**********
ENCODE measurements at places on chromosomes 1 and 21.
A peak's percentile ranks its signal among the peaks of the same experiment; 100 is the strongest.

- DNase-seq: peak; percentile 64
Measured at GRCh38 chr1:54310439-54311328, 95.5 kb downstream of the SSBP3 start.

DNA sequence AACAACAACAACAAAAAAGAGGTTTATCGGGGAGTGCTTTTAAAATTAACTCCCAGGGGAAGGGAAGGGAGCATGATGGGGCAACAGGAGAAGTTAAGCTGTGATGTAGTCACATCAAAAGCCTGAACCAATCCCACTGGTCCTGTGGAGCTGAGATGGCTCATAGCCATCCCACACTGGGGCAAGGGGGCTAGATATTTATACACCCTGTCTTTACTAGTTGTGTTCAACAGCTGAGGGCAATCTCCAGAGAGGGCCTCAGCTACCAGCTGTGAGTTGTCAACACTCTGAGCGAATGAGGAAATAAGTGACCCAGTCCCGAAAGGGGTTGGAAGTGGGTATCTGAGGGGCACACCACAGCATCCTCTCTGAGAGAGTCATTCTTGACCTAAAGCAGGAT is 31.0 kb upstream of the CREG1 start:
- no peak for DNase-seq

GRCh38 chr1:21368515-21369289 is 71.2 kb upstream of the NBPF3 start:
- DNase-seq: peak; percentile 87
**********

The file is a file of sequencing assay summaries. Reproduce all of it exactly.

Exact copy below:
ENCODE measurements at places on chromosomes 1 and 21.
A peak's percentile ranks its signal among the peaks of the same experiment; 100 is the strongest.

- DNase-seq: peak; percentile 64
Measured at GRCh38 chr1:54310439-54311328, 95.5 kb downstream of the SSBP3 start.

DNA sequence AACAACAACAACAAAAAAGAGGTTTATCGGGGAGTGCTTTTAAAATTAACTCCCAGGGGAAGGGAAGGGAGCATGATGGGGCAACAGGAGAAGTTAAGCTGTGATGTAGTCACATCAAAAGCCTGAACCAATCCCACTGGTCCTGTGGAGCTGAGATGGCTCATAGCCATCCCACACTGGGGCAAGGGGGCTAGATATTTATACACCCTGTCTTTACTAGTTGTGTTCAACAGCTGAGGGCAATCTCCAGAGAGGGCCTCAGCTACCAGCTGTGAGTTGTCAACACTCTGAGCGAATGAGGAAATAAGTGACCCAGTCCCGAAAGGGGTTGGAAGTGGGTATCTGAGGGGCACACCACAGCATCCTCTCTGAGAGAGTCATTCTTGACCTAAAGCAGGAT is 31.0 kb upstream of the CREG1 start:
- no peak for DNase-seq

GRCh38 chr1:21368515-21369289 is 71.2 kb upstream of the NBPF3 start:
- DNase-seq: peak; percentile 87